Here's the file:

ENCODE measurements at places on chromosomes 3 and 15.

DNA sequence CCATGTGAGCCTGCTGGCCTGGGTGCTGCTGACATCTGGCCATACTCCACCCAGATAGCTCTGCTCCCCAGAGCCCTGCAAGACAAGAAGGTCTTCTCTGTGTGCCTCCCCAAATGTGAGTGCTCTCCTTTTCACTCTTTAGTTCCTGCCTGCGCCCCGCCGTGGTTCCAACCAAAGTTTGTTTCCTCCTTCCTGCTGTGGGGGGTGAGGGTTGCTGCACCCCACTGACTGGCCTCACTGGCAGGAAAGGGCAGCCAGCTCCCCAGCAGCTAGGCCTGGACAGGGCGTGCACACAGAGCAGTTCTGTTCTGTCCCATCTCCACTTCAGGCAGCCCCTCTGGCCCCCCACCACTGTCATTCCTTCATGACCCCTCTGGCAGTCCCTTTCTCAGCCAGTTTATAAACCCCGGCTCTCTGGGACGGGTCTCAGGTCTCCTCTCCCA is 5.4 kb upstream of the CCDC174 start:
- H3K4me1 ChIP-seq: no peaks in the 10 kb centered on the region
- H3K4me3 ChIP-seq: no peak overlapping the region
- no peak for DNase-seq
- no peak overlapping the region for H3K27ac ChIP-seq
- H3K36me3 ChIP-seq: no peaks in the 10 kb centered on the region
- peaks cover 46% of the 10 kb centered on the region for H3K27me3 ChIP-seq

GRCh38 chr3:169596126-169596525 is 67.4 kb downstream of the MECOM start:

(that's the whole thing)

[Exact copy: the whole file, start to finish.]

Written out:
ENCODE measurements at places on chromosomes 3 and 15.

DNA sequence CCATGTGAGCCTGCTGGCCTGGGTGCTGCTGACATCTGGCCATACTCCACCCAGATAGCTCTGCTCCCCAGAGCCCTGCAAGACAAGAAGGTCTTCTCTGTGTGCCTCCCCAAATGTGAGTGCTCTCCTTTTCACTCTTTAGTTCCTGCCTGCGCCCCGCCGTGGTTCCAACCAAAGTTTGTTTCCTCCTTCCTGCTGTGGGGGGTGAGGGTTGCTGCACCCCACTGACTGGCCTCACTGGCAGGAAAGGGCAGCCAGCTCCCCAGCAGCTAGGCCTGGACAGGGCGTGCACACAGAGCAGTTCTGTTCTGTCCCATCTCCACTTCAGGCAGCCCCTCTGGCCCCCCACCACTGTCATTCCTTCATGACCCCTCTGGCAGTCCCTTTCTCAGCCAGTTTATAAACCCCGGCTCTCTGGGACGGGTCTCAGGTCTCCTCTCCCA is 5.4 kb upstream of the CCDC174 start:
- H3K4me1 ChIP-seq: no peaks in the 10 kb centered on the region
- H3K4me3 ChIP-seq: no peak overlapping the region
- no peak for DNase-seq
- no peak overlapping the region for H3K27ac ChIP-seq
- H3K36me3 ChIP-seq: no peaks in the 10 kb centered on the region
- peaks cover 46% of the 10 kb centered on the region for H3K27me3 ChIP-seq

GRCh38 chr3:169596126-169596525 is 67.4 kb downstream of the MECOM start: